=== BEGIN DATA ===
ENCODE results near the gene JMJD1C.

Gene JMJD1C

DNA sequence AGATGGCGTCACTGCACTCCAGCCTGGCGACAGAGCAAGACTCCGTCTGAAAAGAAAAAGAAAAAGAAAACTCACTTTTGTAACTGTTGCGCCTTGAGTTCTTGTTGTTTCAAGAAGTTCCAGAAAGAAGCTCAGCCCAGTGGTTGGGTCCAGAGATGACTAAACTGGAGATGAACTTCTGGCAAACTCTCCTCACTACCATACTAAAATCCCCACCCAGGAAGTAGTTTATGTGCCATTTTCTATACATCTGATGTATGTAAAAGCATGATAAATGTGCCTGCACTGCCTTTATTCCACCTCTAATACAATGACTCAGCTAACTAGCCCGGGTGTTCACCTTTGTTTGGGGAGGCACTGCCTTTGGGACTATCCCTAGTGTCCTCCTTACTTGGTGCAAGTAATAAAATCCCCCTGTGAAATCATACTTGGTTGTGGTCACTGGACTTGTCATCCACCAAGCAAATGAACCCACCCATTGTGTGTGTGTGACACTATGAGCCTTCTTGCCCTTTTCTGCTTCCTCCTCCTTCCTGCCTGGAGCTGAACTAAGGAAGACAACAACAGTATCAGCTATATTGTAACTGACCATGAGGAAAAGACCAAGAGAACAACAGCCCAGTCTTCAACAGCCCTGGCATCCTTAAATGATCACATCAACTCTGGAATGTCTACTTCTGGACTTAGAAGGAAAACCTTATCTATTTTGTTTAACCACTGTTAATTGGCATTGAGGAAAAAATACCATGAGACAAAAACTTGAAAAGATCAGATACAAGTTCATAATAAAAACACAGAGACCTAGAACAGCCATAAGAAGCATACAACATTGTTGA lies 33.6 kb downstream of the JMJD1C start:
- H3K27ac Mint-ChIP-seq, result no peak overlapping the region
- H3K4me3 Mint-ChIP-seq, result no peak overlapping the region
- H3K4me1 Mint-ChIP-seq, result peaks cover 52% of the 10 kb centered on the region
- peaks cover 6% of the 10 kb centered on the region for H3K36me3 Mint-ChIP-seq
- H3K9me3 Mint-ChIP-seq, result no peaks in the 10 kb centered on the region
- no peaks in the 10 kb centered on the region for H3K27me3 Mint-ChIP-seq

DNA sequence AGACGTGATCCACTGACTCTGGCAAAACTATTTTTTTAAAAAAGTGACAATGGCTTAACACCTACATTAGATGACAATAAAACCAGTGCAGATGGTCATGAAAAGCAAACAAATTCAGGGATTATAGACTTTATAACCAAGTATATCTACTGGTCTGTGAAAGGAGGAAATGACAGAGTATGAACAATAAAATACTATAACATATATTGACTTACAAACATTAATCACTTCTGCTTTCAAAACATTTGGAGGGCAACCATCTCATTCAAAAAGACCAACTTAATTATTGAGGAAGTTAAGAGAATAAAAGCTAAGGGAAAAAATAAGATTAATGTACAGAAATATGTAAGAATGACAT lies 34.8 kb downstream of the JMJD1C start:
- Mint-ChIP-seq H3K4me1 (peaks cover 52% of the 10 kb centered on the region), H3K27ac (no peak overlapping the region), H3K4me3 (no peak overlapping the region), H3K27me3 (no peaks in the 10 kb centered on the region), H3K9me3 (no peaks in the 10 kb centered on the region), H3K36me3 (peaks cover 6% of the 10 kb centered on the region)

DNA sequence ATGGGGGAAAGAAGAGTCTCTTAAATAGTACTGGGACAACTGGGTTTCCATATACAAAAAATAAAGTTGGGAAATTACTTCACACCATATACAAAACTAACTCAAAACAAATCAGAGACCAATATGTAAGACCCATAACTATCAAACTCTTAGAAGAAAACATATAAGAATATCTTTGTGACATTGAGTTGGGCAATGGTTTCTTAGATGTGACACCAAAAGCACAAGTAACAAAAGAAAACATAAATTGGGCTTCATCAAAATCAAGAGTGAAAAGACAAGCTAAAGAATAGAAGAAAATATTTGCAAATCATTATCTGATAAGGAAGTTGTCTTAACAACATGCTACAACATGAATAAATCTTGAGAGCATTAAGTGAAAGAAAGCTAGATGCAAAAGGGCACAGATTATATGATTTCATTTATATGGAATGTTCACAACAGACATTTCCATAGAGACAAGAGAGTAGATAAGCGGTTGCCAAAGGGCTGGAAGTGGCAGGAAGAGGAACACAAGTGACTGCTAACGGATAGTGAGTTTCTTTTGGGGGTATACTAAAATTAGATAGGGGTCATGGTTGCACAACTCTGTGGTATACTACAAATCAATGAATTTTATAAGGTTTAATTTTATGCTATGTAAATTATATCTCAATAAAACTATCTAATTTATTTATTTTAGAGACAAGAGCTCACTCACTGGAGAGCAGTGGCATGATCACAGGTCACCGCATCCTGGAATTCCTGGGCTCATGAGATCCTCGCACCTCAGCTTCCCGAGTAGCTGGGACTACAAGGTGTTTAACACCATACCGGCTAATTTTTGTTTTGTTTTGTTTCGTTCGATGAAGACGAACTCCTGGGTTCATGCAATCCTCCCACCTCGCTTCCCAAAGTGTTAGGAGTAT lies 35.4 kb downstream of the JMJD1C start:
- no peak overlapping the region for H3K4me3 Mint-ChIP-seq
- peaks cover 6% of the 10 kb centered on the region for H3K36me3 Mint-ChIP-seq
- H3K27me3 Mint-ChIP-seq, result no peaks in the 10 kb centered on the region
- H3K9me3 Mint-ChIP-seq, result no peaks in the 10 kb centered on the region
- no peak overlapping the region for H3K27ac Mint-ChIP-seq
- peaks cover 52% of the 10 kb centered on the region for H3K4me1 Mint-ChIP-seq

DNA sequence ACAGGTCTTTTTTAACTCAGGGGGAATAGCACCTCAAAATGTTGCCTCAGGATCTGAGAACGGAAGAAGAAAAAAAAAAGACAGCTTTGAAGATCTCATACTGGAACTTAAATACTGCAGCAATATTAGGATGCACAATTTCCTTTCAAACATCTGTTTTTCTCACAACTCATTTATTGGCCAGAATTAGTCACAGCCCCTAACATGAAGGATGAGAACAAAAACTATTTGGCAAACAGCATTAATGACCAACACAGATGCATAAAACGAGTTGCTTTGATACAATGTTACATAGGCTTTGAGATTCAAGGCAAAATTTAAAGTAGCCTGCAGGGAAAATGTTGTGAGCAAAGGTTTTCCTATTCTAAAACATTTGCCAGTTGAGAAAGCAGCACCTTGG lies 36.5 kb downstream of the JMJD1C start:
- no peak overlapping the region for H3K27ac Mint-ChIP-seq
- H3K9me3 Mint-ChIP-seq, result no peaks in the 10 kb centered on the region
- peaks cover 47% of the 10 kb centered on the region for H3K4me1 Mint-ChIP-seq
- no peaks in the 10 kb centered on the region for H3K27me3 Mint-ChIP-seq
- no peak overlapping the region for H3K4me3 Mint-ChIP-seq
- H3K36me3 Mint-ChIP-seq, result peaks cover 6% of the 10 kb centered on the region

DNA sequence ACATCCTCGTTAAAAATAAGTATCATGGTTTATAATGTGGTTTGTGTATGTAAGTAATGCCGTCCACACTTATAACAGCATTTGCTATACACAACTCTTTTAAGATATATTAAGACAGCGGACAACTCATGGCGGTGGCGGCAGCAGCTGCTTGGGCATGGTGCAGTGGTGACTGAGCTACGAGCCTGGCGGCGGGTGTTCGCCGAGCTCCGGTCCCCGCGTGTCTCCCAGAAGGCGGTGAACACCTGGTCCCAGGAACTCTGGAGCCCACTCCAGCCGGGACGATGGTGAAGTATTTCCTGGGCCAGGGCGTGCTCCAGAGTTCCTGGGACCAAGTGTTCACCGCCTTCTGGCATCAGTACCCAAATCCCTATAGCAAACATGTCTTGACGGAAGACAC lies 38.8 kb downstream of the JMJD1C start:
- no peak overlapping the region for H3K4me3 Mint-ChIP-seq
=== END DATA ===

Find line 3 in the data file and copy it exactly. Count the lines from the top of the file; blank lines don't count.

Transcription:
DNA sequence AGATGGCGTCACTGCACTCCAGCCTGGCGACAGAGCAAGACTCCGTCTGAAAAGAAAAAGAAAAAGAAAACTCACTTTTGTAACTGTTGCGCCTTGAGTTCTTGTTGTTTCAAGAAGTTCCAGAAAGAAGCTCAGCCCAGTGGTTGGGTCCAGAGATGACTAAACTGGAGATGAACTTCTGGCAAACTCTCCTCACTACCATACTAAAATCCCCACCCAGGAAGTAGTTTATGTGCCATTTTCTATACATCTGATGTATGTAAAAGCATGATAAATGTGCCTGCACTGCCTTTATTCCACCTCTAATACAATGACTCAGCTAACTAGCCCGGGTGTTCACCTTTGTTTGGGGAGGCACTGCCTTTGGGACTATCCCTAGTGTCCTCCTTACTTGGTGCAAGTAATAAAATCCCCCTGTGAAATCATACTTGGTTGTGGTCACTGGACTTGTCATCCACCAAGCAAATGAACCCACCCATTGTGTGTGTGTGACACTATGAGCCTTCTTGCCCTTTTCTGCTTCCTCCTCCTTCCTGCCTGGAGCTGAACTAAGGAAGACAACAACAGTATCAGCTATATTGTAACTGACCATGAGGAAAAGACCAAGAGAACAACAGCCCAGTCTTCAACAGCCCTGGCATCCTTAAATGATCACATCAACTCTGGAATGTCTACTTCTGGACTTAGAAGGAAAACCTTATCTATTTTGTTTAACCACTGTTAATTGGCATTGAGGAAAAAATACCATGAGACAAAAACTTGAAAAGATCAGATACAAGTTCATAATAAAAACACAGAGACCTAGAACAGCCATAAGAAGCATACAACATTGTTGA lies 33.6 kb downstream of the JMJD1C start: